Bob LaGravinese retiring from LaGravinese Jewelers 57 years after starting store


Bob LaGravinese at his work station

When Bob LaGravinese opened LaGravinese Jewelers of Pelham in 1964, he was looking for a new start. He had served in the U.S. Air Force in the Korean War and then worked for his father in a setting factory where he learned everything he could about the art of making jewelry.

But after doing this for several years and feeling unfulfilled, he knew that a life spent away from his family every day was not what he wanted. He sought a life where he could make his own schedule while still seeing his family. Despite skepticism from Pelham natives, he opened the renowned jewelry store that has been serving the community for 57 years.

Upon opening, the store was remodeled with the help of a local carpenter, who allowed for weekly incremental payments until the project was completed. LaGravinese said he was also encouraged to rent the store in its location by the owner of the local dry cleaners at the time, who informed him of the increased business in that busy location.

LaGravinese said he credits actions like this to the way he lives his life: “Do unto others as you’d have others do unto you. That’s my secret. That’s what you should always do.” 

This has paid off for LaGravinese, who has been chosen to be the grand marshal of Pelham’s Memorial Day parade this year. His business has gained a loyal following, with customers coming from as far as Brooklyn since its opening.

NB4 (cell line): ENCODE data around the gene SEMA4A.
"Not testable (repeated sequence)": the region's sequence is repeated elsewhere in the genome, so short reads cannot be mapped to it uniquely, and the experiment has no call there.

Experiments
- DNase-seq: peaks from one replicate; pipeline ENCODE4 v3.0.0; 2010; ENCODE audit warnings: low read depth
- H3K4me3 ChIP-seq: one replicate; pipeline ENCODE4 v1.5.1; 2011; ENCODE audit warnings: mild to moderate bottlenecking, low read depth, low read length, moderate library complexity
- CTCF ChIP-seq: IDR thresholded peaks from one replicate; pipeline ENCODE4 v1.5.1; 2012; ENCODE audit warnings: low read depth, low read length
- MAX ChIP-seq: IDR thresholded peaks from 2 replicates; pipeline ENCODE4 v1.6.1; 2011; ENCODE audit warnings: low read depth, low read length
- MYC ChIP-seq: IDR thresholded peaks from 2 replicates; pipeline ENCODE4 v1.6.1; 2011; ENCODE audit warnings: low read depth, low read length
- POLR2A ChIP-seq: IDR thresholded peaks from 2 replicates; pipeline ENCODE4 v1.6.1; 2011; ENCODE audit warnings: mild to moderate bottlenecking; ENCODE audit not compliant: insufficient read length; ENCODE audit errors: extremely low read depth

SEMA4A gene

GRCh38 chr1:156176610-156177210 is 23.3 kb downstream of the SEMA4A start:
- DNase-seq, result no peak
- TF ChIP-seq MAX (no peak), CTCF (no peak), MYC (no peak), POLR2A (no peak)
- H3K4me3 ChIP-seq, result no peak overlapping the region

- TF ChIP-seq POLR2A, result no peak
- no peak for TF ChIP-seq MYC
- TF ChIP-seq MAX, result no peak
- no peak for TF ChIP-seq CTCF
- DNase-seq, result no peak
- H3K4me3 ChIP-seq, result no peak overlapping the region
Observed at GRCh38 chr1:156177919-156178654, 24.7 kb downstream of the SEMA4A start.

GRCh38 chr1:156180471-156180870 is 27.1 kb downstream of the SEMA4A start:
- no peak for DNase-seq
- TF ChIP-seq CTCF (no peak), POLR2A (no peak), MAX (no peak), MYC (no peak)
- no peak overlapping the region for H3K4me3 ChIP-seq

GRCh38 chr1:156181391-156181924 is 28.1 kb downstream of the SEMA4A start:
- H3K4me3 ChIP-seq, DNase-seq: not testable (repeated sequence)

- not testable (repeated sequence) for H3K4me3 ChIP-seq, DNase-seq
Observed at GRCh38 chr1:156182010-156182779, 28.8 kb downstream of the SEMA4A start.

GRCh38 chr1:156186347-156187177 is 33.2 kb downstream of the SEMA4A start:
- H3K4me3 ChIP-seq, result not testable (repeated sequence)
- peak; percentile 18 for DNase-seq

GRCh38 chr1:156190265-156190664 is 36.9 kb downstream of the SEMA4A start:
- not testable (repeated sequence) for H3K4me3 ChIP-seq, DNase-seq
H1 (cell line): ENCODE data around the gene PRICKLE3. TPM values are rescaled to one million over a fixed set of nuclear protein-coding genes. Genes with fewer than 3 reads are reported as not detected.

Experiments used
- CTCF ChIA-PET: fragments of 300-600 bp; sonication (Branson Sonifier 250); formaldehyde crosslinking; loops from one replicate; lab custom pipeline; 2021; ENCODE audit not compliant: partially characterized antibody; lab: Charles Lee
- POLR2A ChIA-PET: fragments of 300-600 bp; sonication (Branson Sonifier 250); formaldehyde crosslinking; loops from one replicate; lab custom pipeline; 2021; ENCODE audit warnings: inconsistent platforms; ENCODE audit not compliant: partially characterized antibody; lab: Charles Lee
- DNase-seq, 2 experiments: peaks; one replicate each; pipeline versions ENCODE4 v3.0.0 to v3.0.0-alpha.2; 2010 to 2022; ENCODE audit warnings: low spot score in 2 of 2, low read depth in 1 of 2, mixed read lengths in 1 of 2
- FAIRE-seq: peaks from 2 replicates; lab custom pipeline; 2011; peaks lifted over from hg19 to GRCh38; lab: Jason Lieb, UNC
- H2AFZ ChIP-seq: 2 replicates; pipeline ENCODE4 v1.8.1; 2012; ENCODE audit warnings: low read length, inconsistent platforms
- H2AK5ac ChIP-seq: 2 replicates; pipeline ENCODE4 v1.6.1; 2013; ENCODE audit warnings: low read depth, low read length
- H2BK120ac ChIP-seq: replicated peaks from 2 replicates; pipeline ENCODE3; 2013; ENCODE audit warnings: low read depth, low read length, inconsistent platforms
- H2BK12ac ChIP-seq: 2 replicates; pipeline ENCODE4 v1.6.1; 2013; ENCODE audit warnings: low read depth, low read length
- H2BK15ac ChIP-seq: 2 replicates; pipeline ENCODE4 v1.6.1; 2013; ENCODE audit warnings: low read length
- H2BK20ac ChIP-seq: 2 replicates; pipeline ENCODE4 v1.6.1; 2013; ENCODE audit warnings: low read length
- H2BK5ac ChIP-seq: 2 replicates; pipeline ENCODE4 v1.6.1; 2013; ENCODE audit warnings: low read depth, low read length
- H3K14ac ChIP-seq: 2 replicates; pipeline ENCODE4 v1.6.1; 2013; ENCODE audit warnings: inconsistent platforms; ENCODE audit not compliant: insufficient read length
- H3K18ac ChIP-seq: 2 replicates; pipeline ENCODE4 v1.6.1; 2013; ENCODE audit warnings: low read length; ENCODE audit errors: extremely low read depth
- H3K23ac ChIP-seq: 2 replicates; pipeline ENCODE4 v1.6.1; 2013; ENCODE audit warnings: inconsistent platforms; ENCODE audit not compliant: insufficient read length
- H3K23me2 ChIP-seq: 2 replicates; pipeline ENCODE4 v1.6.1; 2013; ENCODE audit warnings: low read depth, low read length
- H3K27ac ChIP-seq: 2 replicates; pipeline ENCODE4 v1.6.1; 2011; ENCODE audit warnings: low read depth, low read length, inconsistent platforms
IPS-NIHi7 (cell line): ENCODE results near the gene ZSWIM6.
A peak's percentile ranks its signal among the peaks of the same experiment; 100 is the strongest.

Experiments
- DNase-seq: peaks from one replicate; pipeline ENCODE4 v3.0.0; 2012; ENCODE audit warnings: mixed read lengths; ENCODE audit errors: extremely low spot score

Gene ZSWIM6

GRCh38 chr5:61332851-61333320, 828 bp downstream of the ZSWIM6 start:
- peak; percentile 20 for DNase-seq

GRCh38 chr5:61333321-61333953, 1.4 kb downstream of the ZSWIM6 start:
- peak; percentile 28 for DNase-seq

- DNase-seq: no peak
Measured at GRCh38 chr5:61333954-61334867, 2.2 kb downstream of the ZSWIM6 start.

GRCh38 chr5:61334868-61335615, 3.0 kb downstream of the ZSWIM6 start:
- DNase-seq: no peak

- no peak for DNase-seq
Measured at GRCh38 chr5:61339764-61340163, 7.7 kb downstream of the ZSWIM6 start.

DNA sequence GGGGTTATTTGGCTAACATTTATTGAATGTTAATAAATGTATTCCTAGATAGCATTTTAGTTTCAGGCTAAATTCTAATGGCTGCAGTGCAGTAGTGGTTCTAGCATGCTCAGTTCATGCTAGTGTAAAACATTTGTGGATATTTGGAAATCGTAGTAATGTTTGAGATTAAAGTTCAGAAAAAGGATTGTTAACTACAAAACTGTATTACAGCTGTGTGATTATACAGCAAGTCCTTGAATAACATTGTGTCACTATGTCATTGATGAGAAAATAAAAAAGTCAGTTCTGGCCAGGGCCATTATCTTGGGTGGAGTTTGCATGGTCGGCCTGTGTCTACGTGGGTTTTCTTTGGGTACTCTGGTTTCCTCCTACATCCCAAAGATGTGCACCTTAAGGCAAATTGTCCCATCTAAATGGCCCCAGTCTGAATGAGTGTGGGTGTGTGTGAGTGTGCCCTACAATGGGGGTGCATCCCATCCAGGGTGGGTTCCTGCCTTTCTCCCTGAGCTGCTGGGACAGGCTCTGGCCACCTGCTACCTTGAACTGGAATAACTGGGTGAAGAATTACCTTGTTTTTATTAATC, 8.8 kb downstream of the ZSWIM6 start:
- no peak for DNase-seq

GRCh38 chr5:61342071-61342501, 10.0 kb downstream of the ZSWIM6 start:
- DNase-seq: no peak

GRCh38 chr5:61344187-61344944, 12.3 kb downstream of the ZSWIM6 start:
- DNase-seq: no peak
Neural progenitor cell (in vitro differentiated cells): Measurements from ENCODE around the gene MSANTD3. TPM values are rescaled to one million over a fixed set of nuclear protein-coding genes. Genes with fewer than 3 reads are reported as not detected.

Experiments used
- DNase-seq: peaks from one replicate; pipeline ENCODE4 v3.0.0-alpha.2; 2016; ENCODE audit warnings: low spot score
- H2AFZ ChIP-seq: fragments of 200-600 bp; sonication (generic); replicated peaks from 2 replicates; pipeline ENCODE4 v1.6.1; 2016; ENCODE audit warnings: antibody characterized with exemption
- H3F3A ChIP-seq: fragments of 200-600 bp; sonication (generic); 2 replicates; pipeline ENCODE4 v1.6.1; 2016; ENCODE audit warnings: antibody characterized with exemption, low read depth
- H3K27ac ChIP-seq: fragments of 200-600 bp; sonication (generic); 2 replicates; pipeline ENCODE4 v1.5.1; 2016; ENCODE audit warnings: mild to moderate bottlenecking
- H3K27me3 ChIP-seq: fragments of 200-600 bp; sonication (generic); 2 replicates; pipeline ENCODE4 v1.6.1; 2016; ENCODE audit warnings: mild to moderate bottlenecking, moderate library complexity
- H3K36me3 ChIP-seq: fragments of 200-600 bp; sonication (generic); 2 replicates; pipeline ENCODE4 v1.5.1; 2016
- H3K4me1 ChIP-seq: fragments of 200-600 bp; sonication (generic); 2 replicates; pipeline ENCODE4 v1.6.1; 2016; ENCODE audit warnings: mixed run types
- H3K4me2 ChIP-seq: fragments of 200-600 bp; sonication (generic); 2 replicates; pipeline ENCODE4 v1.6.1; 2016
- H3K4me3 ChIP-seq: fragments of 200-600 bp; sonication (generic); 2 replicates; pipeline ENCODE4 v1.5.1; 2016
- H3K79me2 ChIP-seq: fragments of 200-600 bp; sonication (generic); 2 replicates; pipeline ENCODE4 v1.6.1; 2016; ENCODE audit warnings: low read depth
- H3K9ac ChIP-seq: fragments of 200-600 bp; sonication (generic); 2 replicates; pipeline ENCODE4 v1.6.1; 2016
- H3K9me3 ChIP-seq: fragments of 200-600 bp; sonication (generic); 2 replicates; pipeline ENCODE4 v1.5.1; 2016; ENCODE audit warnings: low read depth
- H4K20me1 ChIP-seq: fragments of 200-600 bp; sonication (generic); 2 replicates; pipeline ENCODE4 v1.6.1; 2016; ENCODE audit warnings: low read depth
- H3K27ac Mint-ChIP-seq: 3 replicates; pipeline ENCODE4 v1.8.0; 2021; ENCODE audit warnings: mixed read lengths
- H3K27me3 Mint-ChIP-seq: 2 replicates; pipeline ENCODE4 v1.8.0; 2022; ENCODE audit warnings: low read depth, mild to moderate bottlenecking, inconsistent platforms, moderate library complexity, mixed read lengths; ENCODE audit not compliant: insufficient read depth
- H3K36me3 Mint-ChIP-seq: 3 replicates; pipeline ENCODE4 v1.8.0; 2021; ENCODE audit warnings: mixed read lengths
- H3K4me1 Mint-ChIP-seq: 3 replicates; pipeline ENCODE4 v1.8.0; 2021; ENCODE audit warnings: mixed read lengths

Now, at age 90, he is retiring and leaving the store he built in the care of his family. His son is the owner of LaGravinese Jewelers in Bronxville, and his granddaughters, Dominique and Maxine, will be taking over the Pelham store upon his retirement under the guidance of their mother, Jeanette. This tradition of jewelry that has run in the family for four generations is one that LaGravinese hopes will continue well into the future.

Though this is the end of an era for LaGravinese, he looks at it fondly, saying, “I feel I retired when I opened this store. I felt free.”

Now, with actual retirement on the horizon, LaGravinese said he is looking back at the successes of his life. “I have 16 grandchildren and 16 great-grandchildren now, so I’m a rich man,” he said. He plans on spending time in his community in Somers and potentially coming into the store once or twice a week.

“I don’t think I can ever fully retire,” he said. “I love to do things, to help, so I’ll keep doing that.”

The connection he has with his customers is clear. Over half a century after he began, it remains an impactful and meaningful portion of his service-driven life.